The Right Way To Do a Crisis Press Conference
People love watching media mistakes, and I’m as guilty as anyone of airing the worst media disasters on this blog.
But once in a while, someone gets it exactly right – and today’s blog story will highlight one of the best crisis press conferences I’ve seen this year.
During the early evening of September 9th, a natural gas pipeline exploded in San Bruno, California, killing eight people and injuring dozens. In total, 38 homes were completely destroyed.
Within a few hours, San Bruno Mayor Jim Ruane and Fire Chief Dennis Haag delivered the following press conference:
Communicating in the immediate aftermath of a crisis is rarely easy. Spokespersons have to speak without the benefit of full information during an emotional time, and speaking to the press is just one of dozens of tasks they have to fulfill.
But spokespersons don’t have to be perfect to succeed. They are judged positively for demonstrating their confidence and competence – something Mayor Ruane and Fire Chief Haag did quite well. Here are at least five reasons they succeeded:
1. Spelled N-A-M-E: The Mayor began the press conference by spelling his name for reporters and positioning himself correctly for the television cameras.
2. Prioritized the Victims: Mayor Ruane opened with a statement that prioritized the victims of the blast:
“All I have to say is a terrible, terrible tragedy has fallen on our city this afternoon. Our main concern as public officials here [is] making sure our citizens are safe. We’re trying to do that right now…I would ask anybody who sees this broadcast tonight to say a special prayer for those people.”
3. Appeared Genuinely Upset: In addition to getting the words right, Mayor Ruane got the tone right by delivering his words in a heartfelt manner that showed genuine concern for those affected by the explosion. That may sound like an obvious point, but too many spokespersons shed their humanity when speaking in an official role.
4. Defined Roles Well: Mayor Ruane and Fire Chief Haag both had clearly defined roles, preventing the awkward transitions that too often mar press conferences. Mr. Ruane’s job was to express sympathy for the victims and speak on behalf of the City’s commitment to help, while Mr. Haag’s job was to offer technical information regarding the blast.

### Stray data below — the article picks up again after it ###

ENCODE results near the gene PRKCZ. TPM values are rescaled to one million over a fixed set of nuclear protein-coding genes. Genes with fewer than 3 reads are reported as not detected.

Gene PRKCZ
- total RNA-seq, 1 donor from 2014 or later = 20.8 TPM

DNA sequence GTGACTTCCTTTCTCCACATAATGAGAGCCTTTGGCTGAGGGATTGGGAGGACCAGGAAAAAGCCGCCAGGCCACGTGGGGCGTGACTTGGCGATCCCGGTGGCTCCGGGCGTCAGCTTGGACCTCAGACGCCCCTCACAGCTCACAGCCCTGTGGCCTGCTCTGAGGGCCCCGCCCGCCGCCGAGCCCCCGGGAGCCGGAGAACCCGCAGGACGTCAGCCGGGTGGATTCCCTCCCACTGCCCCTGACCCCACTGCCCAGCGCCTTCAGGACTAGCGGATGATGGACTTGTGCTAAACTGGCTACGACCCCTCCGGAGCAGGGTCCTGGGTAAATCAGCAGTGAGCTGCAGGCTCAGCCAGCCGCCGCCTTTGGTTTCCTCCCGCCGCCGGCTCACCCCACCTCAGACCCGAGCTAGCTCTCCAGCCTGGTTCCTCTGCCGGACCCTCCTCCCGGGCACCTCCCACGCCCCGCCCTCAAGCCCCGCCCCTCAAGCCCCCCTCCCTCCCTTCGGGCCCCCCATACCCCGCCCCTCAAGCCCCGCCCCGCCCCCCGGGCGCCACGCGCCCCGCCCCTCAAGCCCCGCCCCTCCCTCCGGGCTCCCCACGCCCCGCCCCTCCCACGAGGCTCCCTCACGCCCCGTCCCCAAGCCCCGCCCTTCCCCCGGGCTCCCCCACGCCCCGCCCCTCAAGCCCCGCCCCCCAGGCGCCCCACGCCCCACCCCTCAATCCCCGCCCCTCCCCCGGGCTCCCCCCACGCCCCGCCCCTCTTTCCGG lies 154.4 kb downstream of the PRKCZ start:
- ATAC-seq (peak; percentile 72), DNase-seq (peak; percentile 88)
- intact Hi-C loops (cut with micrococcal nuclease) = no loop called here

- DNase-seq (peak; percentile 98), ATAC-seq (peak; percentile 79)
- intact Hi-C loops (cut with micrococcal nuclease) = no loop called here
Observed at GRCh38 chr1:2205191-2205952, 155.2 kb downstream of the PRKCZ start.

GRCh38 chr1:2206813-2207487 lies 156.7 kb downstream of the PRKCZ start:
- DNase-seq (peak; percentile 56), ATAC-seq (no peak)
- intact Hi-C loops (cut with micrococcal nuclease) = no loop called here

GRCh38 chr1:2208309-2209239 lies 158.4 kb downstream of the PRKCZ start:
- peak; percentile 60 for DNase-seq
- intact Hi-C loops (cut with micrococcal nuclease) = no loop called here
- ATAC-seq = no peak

5. Didn’t Speculate: Fire Chief Haag was a bit too technical at moments, but he did a lot of things right. When asked how many people had evacuated, he didn’t speculate but told reporters what he knew:
“All I know at this time is that there were 100 people in our evacuation center.”
When asked how long evacuees might have to stay away from their homes, he again refused to speculate – but explained why:
“I couldn’t venture to guess at this point until we really get down there to assess the situation.”
Fire Chief Haag should have identified himself at the beginning of the press conference. He could have explained certain terms better (what, precisely, does “containment” mean)? But in the context of this press conference, those were rather small and correctible problems.
In a crisis, the public wants to make sure their representatives “get it,” care, and are competent to fix the problem. Both men did that well, making this one of 2010’s best press conferences.
Editor’s note: I e-mailed Mayor Ruane yesterday. I asked him if he would be willing to share with my readers how he came to be such an effective spokesperson. I was curious whether he had attended media training sessions, and if so, what he took away from them. Mr. Ruane was kind to reply, and a portion of his response is below:
“What you witnessed that night was our sincere concern for our community and our desire to provide our residents with our latest information.
I am honestly uncomfortable discussing how we handled a news conference when our focus right now is solely on helping our community recover.
In the future I believe I will be willing to share some of our lessons learned about crisis communications so that our experience may help other communities. I truly hope you understand.”
Mr. Mayor: Yes, I completely understand, and I admire your decision to remain focused on your constituents instead of basking in a personal recognition. When you’re ready to discuss lessons learned, I hope you’ll consider sharing them with us. May you and your constituents find greater peace in the New Year.
Related: Is a Written Statement Enough in a Crisis?
Brad, good post on handling things right by mayor and fire chief. Readers will recall PG&E’s PR Fail where they wouldn’t even acknowledge it was their pipeline at first, didn’t express concern until much later and hid behind email statements to media initially. Story here http://bit.ly/eak8wZ
Jeff – Terrific addition to the story – thank you for including the link. You’re dead on, as usual: their e-mailed statement made clear that they were in “CYA” mode. They would have fared much better by expressing genuine compassion for the victims of the blast, regardless of fault. I encourage readers of this blog to read the full story to which Jeff linked in his comment.